"The perception of Japanese cuisine is different for native Japanese and locals," said Jeanie Fuji, the only non-Japanese member of the panel.
"I thought California rolls were Japanese food before I came to Japan, and I don't think Americans would appreciate Japanese traditional sweets if restaurants serve them," added Fuji, whose husband has an onsen, or hot-spring inn, in Yamagata prefecture in northern Japan.
"So for whom are we making this system?"
Tourists and business travelers from Japan would probably appreciate knowing where to find restaurants that meet their exacting standards, said Carol Martinez of LA Inc., the city's convention and visitors bureau.
"Japanese like to go to a restaurant where the chef was trained in Japan. They can tell the difference," Martinez said. "One of the selling points for Los Angeles is that they can get the genuine article here."
Discerning locals also might find such a list useful, although Sakai, who lives in Santa Monica and eats at Japanese restaurants once or twice a week when she's not traveling, said the value of the government's ranking "will depend on their standards."
Panel member Rikifusa Satake, an official with a chef's association in Kyoto, a city known for its sophisticated cuisine, is pushing for a hard-line approach. The system, he said, "should be tough, checking the quality of skills, ingredients and taste."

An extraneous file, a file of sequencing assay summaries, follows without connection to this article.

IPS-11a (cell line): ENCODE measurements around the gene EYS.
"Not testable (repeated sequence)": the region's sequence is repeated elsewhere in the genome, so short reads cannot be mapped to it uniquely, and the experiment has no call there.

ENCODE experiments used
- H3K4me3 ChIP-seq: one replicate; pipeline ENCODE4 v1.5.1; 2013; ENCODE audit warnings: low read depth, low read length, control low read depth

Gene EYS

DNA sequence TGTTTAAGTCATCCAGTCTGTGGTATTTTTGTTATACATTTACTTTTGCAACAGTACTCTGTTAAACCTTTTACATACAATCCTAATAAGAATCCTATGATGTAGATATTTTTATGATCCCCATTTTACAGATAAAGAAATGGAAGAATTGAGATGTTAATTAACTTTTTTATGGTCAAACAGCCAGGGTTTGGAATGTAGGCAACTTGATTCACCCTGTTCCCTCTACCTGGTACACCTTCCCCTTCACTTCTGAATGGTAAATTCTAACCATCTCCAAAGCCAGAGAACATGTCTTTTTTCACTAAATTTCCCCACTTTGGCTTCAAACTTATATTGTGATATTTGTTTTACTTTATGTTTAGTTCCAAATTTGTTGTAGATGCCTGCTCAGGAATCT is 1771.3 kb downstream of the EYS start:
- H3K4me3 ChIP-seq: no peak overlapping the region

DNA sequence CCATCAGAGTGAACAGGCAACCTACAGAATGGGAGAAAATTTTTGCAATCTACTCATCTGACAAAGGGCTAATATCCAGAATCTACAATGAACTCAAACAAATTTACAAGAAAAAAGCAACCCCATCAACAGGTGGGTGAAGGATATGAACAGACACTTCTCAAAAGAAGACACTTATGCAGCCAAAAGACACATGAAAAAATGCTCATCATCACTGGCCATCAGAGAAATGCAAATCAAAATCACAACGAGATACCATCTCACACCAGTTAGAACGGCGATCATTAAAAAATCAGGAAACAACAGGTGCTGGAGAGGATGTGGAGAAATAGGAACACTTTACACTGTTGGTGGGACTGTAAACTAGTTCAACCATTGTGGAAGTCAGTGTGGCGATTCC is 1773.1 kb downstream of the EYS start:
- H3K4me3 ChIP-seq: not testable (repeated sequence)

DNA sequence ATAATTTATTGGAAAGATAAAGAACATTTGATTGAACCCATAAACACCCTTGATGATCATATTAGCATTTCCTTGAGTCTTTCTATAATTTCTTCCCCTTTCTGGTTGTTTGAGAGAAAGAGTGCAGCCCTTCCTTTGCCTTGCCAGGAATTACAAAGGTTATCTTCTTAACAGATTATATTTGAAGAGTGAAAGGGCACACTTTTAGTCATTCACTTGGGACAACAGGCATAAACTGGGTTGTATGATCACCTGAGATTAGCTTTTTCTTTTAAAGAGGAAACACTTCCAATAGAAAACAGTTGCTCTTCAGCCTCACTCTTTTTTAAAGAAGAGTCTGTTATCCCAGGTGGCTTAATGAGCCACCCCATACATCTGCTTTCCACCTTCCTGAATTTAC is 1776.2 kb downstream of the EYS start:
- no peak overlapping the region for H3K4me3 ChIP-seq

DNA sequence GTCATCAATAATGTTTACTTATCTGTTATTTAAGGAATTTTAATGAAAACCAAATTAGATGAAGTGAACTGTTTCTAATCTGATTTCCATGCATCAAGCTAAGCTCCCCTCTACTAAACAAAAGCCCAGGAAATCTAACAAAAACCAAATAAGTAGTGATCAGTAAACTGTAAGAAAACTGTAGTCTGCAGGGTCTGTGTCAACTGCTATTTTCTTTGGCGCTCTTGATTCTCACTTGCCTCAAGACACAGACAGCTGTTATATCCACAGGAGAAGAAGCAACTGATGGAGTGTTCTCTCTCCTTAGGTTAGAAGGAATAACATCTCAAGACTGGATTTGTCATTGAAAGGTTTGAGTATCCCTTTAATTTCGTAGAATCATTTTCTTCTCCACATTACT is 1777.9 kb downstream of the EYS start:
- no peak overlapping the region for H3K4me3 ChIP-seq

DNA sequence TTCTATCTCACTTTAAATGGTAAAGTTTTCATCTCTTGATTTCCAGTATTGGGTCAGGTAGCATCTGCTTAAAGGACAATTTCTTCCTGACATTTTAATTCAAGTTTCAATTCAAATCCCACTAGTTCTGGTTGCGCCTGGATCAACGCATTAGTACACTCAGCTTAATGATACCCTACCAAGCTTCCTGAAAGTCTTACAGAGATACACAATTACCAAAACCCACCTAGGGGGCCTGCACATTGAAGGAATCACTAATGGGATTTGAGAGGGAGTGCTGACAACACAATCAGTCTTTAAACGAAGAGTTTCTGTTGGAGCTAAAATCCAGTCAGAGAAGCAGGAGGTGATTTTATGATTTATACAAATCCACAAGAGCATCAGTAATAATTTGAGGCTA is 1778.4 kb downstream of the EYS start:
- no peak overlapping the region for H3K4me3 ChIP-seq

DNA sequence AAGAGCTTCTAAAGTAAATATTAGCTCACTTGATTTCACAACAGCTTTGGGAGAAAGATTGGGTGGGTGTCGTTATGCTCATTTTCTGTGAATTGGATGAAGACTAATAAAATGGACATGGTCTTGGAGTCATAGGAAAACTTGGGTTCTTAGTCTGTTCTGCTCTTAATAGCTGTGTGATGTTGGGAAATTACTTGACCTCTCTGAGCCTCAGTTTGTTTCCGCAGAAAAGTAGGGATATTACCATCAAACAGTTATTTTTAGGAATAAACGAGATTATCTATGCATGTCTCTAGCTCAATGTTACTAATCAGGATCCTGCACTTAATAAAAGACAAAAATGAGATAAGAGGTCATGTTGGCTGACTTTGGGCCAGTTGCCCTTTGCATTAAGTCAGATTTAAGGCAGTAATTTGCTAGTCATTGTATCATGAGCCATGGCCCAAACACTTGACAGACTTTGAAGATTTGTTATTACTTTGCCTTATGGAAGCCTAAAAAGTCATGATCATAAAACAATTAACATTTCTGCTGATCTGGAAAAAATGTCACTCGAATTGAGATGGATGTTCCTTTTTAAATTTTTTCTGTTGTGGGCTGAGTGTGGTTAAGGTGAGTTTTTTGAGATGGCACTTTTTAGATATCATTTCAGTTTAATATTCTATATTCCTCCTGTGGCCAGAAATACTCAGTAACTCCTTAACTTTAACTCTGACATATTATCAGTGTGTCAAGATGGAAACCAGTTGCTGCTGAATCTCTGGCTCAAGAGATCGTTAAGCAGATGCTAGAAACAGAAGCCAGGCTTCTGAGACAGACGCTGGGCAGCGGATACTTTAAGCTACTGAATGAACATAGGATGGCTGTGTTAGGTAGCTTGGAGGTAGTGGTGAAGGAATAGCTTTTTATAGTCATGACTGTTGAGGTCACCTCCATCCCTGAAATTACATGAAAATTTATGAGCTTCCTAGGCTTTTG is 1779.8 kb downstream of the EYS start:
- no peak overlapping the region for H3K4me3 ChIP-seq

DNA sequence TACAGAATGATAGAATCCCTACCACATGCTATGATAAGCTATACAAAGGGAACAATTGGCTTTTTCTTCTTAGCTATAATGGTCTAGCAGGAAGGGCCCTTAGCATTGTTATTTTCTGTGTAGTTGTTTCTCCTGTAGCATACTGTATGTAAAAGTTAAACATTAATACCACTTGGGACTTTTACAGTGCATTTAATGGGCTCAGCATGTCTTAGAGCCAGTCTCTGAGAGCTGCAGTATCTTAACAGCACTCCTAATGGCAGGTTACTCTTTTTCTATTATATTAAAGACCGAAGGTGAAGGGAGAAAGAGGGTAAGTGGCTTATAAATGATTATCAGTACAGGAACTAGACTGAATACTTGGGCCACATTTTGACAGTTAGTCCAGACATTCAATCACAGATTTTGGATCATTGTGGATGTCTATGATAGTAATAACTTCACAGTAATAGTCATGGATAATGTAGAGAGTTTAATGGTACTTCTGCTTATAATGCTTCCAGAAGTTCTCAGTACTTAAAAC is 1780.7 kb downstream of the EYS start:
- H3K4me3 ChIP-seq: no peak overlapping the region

The question of how tough the standards will be has even sticklers for authenticity wondering whether they'd get a passing grade from Tokyo. Among them is the owner of R-23 in the downtown Los Angeles arts district.
"I think it could help us," said the restaurateur, who goes by the name Jake S. "We want to keep the authentic way to cook, so if we get certified, it would be good for us."
But even Jake, who hires only Japanese-trained sushi chefs and refuses to serve nontraditional dishes such as rainbow rolls, isn't sure he'd meet whatever grading criteria officials in his native land devise. In the meantime, he fields complaints from customers who can't understand why there's no rainbow roll on the menu.
In Brea, Jason Ha can relate. He notes that diners in America ? even Japanese ? often prefer spicier food than what is normally found in Japanese cooking. As an example, he displays a bottle of American-made Vietnamese chile sauce that he uses in several dishes.